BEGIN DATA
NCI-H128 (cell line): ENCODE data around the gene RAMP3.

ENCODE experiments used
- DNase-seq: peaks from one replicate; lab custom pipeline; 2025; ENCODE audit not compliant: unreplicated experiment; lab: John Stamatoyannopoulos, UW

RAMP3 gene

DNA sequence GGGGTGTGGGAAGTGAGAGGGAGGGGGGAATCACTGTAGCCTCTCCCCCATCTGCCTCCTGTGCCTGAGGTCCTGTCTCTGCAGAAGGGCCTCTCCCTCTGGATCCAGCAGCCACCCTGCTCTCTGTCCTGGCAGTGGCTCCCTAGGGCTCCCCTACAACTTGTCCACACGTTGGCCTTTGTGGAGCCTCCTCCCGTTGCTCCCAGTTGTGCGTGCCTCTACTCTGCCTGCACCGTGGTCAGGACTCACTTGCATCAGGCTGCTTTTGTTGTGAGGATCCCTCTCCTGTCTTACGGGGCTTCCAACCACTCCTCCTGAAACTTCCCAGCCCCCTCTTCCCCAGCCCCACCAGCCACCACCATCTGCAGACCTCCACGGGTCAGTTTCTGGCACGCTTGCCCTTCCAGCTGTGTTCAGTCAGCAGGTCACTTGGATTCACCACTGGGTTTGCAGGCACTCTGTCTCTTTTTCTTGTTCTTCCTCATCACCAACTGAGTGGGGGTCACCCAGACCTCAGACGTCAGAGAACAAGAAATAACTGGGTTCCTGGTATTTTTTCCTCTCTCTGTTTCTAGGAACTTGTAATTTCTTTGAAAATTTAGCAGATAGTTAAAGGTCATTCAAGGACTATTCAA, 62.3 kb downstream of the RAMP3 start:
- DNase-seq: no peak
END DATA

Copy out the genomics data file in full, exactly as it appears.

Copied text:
NCI-H128 (cell line): ENCODE data around the gene RAMP3.

ENCODE experiments used
- DNase-seq: peaks from one replicate; lab custom pipeline; 2025; ENCODE audit not compliant: unreplicated experiment; lab: John Stamatoyannopoulos, UW

RAMP3 gene

DNA sequence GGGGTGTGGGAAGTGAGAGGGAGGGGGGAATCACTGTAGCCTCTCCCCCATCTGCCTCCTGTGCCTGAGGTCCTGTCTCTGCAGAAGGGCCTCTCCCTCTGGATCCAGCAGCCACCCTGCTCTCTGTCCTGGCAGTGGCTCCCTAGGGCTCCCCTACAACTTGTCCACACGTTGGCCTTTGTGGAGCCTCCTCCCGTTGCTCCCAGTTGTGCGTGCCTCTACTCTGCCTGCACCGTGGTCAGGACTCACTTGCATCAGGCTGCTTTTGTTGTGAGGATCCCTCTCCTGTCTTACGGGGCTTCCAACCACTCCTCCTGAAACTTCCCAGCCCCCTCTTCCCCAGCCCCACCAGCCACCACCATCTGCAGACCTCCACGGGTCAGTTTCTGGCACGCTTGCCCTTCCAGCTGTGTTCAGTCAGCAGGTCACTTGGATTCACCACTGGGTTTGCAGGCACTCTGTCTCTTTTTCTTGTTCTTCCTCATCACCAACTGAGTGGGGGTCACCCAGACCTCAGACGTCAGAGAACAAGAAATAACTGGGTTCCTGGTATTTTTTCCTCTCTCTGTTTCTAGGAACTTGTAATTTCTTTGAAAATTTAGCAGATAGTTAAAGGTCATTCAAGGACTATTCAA, 62.3 kb downstream of the RAMP3 start:
- DNase-seq: no peak